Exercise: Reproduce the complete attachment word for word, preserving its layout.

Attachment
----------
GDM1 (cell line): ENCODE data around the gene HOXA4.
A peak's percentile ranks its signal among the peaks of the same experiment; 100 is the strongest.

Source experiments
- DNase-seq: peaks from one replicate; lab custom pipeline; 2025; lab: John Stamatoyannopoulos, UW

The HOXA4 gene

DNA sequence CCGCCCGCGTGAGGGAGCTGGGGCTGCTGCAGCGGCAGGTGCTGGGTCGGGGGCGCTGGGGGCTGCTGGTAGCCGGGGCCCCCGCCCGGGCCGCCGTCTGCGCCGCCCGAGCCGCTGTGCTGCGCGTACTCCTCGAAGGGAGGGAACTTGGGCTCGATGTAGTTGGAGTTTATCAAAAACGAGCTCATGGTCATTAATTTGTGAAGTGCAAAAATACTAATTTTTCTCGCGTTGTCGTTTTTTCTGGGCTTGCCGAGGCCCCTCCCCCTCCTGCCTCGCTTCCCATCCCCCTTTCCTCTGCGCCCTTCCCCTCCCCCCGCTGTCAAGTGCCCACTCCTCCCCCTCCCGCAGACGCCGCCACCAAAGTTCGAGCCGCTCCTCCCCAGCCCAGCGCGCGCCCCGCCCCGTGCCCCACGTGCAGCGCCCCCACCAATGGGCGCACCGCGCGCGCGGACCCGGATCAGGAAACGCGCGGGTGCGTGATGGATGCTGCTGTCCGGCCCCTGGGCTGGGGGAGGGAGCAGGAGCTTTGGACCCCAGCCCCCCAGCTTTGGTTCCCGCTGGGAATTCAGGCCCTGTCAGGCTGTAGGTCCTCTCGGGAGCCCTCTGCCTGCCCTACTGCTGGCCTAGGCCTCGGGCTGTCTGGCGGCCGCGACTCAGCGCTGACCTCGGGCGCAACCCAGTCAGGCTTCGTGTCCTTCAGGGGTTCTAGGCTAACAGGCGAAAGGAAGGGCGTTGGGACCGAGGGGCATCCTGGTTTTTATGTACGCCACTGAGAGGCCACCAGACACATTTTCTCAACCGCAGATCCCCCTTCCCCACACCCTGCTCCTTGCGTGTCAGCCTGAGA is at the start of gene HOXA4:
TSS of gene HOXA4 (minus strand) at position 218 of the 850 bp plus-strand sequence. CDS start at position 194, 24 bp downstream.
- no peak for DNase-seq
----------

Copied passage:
GDM1 (cell line): ENCODE data around the gene HOXA4.
A peak's percentile ranks its signal among the peaks of the same experiment; 100 is the strongest.

Source experiments
- DNase-seq: peaks from one replicate; lab custom pipeline; 2025; lab: John Stamatoyannopoulos, UW

The HOXA4 gene

DNA sequence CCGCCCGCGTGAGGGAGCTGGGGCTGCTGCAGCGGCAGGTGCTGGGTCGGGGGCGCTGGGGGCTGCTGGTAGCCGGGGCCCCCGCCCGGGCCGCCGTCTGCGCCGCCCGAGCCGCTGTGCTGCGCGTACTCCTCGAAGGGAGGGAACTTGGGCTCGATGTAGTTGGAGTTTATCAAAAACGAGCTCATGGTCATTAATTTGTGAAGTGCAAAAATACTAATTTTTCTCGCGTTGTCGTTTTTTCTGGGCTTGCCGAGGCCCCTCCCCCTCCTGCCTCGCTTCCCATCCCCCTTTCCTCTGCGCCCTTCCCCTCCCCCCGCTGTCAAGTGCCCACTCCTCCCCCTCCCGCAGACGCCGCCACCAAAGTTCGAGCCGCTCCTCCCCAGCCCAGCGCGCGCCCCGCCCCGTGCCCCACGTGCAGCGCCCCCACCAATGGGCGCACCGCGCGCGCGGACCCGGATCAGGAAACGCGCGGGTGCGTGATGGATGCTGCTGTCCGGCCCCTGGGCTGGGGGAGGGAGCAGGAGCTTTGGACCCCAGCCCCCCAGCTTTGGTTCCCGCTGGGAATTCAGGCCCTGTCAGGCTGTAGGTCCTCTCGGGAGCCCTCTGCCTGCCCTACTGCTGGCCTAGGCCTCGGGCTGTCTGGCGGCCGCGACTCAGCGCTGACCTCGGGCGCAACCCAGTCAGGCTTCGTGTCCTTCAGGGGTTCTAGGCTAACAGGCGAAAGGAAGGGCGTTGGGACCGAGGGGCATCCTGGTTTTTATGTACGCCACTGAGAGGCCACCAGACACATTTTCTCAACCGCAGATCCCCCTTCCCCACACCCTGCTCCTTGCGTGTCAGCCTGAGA is at the start of gene HOXA4:
TSS of gene HOXA4 (minus strand) at position 218 of the 850 bp plus-strand sequence. CDS start at position 194, 24 bp downstream.
- no peak for DNase-seq